Creativity: it’s something you’re either born with or it’s left out of your DNA entirely. Innovators are wired to think outside the box, and others are coded to follow conventional ways of viewing the world. At least that’s what people generally assume. In fact, only 52% of people call themselves “creative”.
But as a small business owner, you’re told you need to foster a culture of creativity to progress your entity forward. You’re an entrepreneur- you know what it’s like to have that spark of inspiration, grasp a nascent idea and form it into a something marketable and remarkable. But you can’t be the only one conjuring up good ideas. Unfortunately, unlike other scalable internal processes, you can’t build an assembly line to mass-produce creativity. Or can you?
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Creativity Can’t Be Forced
Some academics argue against the idea of cultivating creativity in the workplace, contending that forced 5-minute brainstorming meetings with whiteboards isn’t a creative process, but rather an “anti-process”, as one marketing strategist puts it. “In order for businesses to truly embrace creativity, they must first embrace inspiration (and how it spontaneously occurs),” he says, “and then allow their employees the opportunity to free-associate when those moments occur which may be at the water cooler or at their desks or, most importantly, just daydreaming. Because it is only through the irrational state that free-association can generate seemingly illogical connections that the rational mind can then derive meaning. And, most importantly, the intended result: a new idea.”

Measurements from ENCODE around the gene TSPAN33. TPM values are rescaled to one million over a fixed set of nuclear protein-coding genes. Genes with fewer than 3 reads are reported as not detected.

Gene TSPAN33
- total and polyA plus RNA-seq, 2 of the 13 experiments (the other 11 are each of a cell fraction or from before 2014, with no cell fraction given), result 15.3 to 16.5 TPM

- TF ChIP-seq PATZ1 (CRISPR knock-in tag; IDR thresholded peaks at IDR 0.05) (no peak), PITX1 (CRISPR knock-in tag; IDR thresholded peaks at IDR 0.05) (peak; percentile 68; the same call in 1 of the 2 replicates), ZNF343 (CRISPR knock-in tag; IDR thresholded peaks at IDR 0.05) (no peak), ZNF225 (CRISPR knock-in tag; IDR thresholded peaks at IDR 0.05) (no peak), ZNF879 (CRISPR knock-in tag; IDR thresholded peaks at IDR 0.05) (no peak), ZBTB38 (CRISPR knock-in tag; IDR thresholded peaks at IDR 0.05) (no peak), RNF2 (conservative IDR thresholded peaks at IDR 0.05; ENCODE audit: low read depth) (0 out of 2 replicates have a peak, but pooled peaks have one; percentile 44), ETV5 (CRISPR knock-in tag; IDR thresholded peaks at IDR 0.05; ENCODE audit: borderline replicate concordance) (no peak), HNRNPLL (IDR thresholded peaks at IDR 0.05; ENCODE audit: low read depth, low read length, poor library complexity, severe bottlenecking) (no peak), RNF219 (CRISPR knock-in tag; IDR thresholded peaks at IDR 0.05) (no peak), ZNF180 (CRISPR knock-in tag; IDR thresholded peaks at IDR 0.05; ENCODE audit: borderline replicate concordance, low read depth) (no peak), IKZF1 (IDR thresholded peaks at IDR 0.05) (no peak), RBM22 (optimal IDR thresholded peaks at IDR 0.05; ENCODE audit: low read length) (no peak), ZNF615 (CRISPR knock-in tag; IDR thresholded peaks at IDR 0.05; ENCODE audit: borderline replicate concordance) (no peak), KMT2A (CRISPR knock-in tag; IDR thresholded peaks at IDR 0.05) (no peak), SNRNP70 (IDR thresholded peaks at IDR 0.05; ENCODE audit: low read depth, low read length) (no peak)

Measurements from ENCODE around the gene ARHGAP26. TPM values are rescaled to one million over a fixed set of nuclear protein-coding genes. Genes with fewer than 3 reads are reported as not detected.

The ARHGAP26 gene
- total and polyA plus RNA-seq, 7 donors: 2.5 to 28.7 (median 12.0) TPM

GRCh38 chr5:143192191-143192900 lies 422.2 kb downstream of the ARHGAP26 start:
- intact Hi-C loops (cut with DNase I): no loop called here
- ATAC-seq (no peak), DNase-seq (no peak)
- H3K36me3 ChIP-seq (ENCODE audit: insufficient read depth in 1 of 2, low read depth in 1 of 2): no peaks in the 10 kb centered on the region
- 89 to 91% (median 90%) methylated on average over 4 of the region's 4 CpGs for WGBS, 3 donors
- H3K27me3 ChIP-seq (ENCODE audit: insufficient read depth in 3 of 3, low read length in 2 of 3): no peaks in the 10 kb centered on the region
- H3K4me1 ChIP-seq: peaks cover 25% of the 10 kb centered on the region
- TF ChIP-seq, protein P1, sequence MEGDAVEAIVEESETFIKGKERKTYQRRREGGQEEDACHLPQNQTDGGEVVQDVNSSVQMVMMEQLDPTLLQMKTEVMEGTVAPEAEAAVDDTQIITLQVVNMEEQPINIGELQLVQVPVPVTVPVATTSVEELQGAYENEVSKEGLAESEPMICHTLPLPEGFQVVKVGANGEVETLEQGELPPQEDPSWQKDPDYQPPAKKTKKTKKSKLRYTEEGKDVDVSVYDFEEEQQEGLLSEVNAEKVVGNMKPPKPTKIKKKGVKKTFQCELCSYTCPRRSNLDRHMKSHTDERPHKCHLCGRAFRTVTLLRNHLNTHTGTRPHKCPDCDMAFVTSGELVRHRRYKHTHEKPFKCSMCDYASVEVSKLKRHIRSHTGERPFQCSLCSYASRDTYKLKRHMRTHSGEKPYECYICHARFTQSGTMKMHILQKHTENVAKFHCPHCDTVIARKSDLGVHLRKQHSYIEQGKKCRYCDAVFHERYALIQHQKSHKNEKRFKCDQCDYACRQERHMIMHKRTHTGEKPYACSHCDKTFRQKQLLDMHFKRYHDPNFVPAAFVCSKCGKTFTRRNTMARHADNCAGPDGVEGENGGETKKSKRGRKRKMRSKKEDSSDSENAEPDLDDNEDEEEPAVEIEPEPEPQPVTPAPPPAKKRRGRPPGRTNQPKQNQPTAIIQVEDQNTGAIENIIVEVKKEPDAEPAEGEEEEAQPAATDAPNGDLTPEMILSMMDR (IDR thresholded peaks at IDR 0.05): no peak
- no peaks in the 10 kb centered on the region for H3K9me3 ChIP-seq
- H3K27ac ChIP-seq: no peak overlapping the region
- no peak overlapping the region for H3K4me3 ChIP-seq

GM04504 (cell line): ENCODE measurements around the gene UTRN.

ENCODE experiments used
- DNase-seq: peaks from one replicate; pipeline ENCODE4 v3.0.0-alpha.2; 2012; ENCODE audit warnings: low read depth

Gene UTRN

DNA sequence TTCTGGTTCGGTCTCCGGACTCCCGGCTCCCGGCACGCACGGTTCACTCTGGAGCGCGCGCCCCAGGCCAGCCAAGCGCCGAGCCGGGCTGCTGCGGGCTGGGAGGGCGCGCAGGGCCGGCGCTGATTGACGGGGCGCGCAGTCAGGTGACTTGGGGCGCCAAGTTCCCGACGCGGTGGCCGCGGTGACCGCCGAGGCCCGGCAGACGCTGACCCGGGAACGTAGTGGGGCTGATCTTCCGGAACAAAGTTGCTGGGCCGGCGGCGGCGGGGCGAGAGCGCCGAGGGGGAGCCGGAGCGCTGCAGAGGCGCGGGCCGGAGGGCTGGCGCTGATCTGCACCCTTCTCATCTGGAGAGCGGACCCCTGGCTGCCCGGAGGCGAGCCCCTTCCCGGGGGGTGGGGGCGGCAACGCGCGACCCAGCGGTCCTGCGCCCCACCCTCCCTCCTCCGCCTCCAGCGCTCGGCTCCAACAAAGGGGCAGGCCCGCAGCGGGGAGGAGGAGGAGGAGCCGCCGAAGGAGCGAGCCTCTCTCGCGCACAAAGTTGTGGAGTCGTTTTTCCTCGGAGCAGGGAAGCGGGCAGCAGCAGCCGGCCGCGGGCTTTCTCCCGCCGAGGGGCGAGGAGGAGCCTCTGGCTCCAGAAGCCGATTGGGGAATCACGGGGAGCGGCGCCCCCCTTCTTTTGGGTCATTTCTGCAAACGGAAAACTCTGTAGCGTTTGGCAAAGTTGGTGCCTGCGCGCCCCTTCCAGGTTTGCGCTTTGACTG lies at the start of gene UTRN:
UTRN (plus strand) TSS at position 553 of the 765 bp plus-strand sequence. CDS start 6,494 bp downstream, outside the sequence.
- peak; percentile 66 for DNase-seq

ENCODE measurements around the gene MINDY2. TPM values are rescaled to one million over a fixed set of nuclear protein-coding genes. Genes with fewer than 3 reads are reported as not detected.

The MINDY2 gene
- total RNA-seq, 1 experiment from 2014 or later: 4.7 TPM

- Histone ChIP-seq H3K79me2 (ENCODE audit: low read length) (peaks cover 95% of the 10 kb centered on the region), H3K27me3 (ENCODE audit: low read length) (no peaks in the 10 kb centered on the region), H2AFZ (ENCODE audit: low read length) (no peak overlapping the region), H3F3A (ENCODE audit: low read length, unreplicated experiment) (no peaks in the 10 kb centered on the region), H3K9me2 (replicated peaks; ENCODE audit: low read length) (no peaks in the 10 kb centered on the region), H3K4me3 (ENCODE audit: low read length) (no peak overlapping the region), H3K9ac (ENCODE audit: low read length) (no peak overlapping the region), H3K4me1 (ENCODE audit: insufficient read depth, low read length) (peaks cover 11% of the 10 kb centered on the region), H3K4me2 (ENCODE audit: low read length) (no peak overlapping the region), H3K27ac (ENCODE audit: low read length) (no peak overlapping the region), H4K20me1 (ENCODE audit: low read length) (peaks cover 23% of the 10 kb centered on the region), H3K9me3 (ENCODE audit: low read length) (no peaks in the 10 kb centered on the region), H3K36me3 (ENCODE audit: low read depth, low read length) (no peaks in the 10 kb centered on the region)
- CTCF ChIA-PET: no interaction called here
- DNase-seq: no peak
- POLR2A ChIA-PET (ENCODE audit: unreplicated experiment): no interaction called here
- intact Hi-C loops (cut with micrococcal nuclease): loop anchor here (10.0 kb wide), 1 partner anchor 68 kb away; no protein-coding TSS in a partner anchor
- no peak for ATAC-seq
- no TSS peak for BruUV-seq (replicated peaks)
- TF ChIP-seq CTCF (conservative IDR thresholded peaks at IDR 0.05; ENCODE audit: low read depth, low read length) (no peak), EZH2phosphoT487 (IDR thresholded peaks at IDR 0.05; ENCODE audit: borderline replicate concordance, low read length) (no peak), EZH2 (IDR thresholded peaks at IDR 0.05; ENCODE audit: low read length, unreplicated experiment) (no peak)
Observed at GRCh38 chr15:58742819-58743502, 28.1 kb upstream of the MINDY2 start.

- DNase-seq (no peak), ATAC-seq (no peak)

Creativity Can Be Structured
On the other hand, there are those who advocate that using specific techniques can systematically produce groundbreaking ideas- no matter your creative inclinations. Drew Boyd and Jacob Goldenberg, marketing professors, innovation gurus, and co-authors of the book, Inside the Box: A Proven System of Creativity for Breakthrough Results, claim that a method called “Systematic Inventive Thinking” can “channel the ideation process in a structured way that overcomes brainstorming’s randomness, making people even more creative.”
Techniques such as “removing a seemingly essential element” from an existing product or process, separating and rearranging components, and interrelating previously disparate elements are just a few ways to manufacture creative ideas across an organization.
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Sure, it’s impossible to forcibly mass produce original thinking, but there are ways to encourage innovation and resourcefulness. For example, Scott Cook, the founder of Intuit, allows employees to devote 10% of their work week to new ideas. Another solar panel company uses an online survey tool to allow employees to submit ideas. After others review them, they are able to win $500 in cash. Other companies provide employees with five “think time” days off.
Identify Creative Brokers
But no matter if you believe creativity is instinctive or that it can be learned through specific ways of thinking, an idea can’t stand alone. To truly scale creativity in an organization, you need to identify “creative brokers”. According to Bruce Nussbaum, author of Creative Intelligence: Harnessing the Power to Create, Connect and Inspire, these creative brokers are those in executive or managerial positions who can judge a good idea by it’s cover and can turn it into a tangible product through their connections to resources- resources like finances, marketing and engineering. Because without that liaison between a good idea (whether spontaneously inspired or methodically fabricated) and the resources to make it concrete, a creative culture is worthless.